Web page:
Supply chains are undeniably complicated and become more so when considering consumer demand for fresh foods and produce all year round – even those items that are not local or in season. A basic model of a food supply chain includes sourcing, production, processing, packaging, storage, distribution (at the wholesale level), and retail distribution to consumers. Any link in this chain has the potential to break, particularly when two of the biggest problems facing food supply chains are poor communication between and among the actors within the supply chain and a lack of visibility into the entire supply chain. 

For example, without comprehensive supply chain visibility, it becomes much more difficult for an actor in the supply chain to identify and issue a targeted recall for specific food items. And communication issues may slow down recalls, making them less efficient and effective. 

Traceability, and by extension shared traceability standards (i.e., standards dictating what kinds of data must be collected and included with specific products), and data-sharing standards, contribute to solving both problems.

Ramp up visibility for food sustainability

Sustainable food – and ensuring the safety of food – is only possible with complete visibility into where food comes from, how it is produced, and what happens to it along its journey through the supply chain. While consumers want visibility and transparency, and seven out of ten consumers report a willingness to pay more for food for which they know the origin, according to the Norwegian Seafood Council, only 30% of European consumers actually have confidence that their food is produced sustainably and ethically, according to an EIT Food Trust Report. 

Again, traceability provides the foundation for food safety but also creates a more robust and predictable food supply chain, helping to predict demand, understand and redirect inventory in real-time, and monitor and improve quality.

Empower consumers with choice and confidence 

Most of all, the idea of good food is built on consumer trust and confidence. Underpinned by clarity on global food safety initiatives, public health and food safety regulations, including track and trace regulations, and a commitment to transparent ESG activity, consumers gain visibility into their food quality and food sustainability and feel empowered to make informed food choices based on the trust traceability enables.

Make good food visible with traceability technology

In 2020, the United States Food and Drug Administration officially recognized the challenges of food safety with its initiative, the New Era of Smarter Food Safety. Its blueprint called for a clear need for the tracking and tracing of food, setting goals for enhanced traceability, better predictive analytics, rapid response to outbreaks, reductions in food contamination, and the development of stronger food safety cultures overall. The US FDA launched a Food Traceability Challenge to seek out technology solutions to achieve end-to-end traceability – from source to table – throughout the food safety system in support of the smarter food safety program.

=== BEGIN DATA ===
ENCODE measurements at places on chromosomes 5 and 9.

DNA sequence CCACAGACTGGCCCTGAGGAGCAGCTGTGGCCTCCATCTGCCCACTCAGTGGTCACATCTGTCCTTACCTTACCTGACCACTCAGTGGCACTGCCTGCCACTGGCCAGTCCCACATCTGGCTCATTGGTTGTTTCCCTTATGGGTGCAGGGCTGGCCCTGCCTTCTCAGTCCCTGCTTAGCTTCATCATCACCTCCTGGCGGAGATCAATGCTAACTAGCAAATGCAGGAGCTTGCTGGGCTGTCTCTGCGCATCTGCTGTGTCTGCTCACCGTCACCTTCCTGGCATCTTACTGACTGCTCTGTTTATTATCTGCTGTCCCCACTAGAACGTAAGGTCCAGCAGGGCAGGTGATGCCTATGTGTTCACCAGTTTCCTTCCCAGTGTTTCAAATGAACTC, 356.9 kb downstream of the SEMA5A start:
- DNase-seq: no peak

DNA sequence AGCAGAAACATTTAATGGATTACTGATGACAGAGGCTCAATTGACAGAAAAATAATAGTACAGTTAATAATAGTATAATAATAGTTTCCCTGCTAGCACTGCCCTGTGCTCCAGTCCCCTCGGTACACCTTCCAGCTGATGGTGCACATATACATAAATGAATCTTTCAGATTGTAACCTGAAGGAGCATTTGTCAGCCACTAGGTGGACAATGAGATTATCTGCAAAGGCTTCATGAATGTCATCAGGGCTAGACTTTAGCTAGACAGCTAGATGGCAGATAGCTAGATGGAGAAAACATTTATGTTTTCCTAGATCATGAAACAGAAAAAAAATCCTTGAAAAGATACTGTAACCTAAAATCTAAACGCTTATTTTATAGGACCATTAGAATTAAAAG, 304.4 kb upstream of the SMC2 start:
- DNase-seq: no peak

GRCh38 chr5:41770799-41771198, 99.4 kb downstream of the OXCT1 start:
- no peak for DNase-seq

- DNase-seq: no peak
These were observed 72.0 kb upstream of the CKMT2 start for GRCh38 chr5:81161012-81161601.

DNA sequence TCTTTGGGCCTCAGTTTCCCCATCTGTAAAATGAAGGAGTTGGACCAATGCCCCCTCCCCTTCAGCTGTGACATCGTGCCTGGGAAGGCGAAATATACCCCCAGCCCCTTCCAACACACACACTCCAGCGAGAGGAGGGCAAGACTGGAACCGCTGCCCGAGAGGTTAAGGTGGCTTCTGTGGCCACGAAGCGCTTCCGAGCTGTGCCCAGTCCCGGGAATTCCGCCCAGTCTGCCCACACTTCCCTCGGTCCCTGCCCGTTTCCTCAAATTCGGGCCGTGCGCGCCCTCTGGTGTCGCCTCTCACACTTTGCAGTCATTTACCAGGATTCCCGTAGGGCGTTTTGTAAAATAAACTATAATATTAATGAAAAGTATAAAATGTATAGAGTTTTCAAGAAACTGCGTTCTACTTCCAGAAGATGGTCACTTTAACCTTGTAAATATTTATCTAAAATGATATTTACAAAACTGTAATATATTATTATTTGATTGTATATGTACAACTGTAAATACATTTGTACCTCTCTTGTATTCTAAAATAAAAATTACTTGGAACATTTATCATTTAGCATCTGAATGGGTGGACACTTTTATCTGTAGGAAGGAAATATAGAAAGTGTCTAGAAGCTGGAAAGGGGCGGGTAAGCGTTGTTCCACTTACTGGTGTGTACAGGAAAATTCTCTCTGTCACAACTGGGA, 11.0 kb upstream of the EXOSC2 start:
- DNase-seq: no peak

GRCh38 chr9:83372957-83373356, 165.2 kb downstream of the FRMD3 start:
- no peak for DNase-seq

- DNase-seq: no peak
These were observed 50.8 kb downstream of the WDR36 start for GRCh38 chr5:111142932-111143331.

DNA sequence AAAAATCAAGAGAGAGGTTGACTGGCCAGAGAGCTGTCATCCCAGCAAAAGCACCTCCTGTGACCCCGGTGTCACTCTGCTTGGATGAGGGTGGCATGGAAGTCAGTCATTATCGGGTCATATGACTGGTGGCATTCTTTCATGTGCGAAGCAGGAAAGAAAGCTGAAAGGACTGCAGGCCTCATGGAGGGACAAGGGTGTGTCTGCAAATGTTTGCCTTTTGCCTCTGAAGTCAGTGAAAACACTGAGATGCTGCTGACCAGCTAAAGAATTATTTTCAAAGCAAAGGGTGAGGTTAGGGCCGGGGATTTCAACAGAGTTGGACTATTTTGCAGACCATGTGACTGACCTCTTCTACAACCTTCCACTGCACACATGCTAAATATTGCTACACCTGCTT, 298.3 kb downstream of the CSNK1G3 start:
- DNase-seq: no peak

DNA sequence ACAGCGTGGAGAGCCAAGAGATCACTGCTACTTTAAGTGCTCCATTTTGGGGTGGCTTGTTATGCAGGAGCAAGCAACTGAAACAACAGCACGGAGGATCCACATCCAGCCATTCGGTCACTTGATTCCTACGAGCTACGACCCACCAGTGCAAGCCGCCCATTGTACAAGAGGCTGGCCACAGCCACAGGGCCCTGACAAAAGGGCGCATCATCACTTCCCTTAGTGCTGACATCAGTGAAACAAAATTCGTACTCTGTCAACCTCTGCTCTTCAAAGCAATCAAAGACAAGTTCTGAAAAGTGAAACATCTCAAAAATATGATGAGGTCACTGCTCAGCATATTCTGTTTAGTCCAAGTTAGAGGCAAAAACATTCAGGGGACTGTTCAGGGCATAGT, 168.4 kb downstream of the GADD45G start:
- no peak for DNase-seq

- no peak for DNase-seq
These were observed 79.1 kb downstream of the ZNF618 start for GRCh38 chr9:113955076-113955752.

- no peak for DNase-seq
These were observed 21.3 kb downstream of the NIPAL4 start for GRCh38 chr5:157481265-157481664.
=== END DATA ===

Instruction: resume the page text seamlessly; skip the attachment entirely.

In 2021, Kezzler was named one of the winners of this challenge, helping to create a traceable food system with traceability technology and connected food packaging at its core.

Leveraging item-level track-and-trace capabilities

Leveraging item-level track-and-trace capabilities to gain end-to-end visibility and collect valuable data from every touchpoint in the supply chain will drive the future definition of good, safe, and trustworthy food. Kezzler has been a traceability leader in the end-to-end food supply chain, enabling traceable food packaging and facilitating the ability to account for food ingredients from their source. For example, powering the industry’s first smart packaging solution for one of the world’s largest dairy conglomerates, FrieslandCampina. By providing grass-to-glass global traceability services for their top infant formula brand, FRISO, Kezzler has been at the forefront of food traceability, food safety, anti-counterfeiting efforts, and the creation of the building blocks for deeper consumer engagement and trust. 

The complex global food system makes up nearly 10% of the world’s GDP and employs 1.5 billion people. Global food security will also depend on sorting out the challenges of and managing the food supply – and its component parts – transparently. Traceability is at the heart of securing the future of the food supply chain.

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Let’s talk about how you can leverage item-level track-and-trace capabilities to gain end-to-end visibility and collect valuable data from every touchpoint in the supply chain.

Eric Lequenne
Eric Lequenne

Business Development Director Partnerships